On preimplantation genetic testing for monogenic kidney disease specifically, there are few reports in literature. To date, 12 papers on preimplantation genetic testing for monogenic kidney disease have been published (Supplemental Material), mostly describing individual patients or small patient series and focusing on severe and early-onset diseases (19–2021222324252627282930). In recent years, some reports have been published on larger series for specific diseases, such as the paper by Berckmoes et al. (21) on 43 couples who underwent preimplantation genetic testing for autosomal dominant polycystic kidney disease (ADPKD). However, there is limited information on uptake and success rates of preimplantation genetic testing for monogenic kidney disease in general.

In this paper, we show the developments in preimplantation genetic testing for monogenic kidney disease in the PGT The Netherlands consortium over the past 25 years, reviewing the indications, uptake, pregnancy rates, and parent-related factors. We illustrate advantages and pitfalls of preimplantation genetic testing for monogenic kidney disease and provide clinical recommendations for shared decision making with regard to preimplantation genetic testing for monogenic kidney disease.

Materials and Methods

Institutional review board approval was obtained in the MUMC+ to perform a retrospective cohort study, adhering to the Declaration of Helsinki. The cohort consisted of couples who were counseled in the MUMC+ on preimplantation genetic testing for monogenic kidney disease in the period from January 1, 1995 to June 1, 2019. Monogenic kidney disease was defined as a disorder with kidney disease as the main feature.

For all enrolled couples, data on baseline characteristics, genetic diagnosis, preimplantation genetic testing parameters, and, if applicable, reasons for declining preimplantation genetic testing were retrieved from the electronic patient files. Data were retrieved from the MUMC+ patient files only. Data on preimplantation genetic testing cycles could have only been included if a treatment cycle reached the stage of oocyte retrieval. Data were collected up to June 1, 2019. We collected data on all of the pregnancies that the couples had after they were first counseled on preimplantation genetic testing.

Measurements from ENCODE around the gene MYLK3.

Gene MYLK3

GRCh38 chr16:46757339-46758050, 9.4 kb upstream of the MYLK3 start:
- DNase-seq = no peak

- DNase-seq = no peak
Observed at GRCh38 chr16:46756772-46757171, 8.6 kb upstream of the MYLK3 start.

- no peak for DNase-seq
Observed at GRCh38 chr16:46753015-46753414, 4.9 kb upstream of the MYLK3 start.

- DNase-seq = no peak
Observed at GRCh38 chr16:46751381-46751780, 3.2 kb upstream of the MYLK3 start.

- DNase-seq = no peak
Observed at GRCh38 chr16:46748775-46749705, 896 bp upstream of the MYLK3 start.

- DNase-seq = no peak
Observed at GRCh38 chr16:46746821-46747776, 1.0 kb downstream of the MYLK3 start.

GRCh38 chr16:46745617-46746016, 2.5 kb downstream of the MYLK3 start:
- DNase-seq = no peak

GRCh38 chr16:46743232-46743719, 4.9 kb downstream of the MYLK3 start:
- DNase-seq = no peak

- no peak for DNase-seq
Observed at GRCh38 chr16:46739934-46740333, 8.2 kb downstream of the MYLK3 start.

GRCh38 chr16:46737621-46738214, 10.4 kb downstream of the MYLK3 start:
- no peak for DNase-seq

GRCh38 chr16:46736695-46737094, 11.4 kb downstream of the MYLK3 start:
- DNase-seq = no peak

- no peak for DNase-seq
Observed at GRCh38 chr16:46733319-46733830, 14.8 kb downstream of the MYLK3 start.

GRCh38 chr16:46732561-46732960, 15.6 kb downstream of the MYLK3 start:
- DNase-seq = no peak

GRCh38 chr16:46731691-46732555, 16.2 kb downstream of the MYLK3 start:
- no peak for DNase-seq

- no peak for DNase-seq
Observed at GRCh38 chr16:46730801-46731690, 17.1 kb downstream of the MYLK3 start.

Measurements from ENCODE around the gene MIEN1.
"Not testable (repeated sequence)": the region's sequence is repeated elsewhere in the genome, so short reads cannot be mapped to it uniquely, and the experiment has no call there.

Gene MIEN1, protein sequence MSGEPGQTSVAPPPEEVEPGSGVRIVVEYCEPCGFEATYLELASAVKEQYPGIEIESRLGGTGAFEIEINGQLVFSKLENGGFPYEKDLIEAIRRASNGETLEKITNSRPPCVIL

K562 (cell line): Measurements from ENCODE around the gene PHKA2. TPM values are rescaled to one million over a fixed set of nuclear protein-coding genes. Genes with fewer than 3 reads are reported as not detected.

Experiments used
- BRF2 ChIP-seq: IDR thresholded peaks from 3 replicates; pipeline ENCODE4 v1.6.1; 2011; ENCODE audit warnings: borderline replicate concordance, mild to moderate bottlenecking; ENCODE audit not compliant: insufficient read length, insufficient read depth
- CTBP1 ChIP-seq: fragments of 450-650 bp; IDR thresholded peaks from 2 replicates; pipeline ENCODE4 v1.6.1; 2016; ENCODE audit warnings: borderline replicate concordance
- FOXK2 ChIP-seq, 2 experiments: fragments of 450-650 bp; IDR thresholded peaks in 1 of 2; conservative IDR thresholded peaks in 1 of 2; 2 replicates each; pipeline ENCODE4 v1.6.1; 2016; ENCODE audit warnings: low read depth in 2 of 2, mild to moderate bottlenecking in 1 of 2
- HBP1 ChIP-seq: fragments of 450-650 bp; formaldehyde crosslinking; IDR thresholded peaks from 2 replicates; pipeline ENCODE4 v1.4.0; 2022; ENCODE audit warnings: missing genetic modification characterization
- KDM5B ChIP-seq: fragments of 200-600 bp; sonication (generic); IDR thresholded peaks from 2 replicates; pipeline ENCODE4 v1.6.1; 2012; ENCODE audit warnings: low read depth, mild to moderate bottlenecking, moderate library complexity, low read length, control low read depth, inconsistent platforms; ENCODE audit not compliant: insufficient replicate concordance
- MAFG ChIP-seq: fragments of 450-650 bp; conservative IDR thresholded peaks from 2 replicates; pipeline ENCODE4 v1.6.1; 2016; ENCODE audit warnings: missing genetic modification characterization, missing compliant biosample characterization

Several outcome parameters were defined: “ongoing pregnancy” was defined as a pregnancy >12 weeks of gestation, and “live birth” was defined as the birth of a child surviving >24 hours. Whether a child was affected or unaffected with the parental monogenic kidney disease was determined on the basis of either clinical diagnosis and/or genetic testing. If no information was available on the disease status of the child, it was noted as “unknown.” If age at onset is <18 years, the disease was defined as having a “pediatric onset,” and if age at onset is >18 years, it was defined as “adult onset.” Age at onset of disease was defined according to the approximate age at onset of CKD mentioned in literature (7).

Analyses of all data were performed with SPSS for Windows (version 25; IBM). The chi-squared tests were performed two sided, and the probability of a type 1 error was set at 0.05. All data are represented cumulatively per couple unless otherwise indicated.


The cohort consists of 98 couples, of whom the baseline characteristics are presented in Table 1. The median CKD stage was stage 1, with 88% of affected prospective parents being in early CKD (stages 1–3). Nine affected prospective parents had received a kidney transplant, of whom eight were fathers. The majority of couples had autosomal dominant or X-linked disease, with the prospective mother more often being the affected parent than the father (detailed in Table 1).

Table 1. - Baseline characteristics
Characteristic Total Couples, n=98
Maternal characteristics
 Maternal age at first counseling, yr, median (range) 32 (22–40)
 Nulliparity, n (%) 63 (64)
Kidney disease characteristics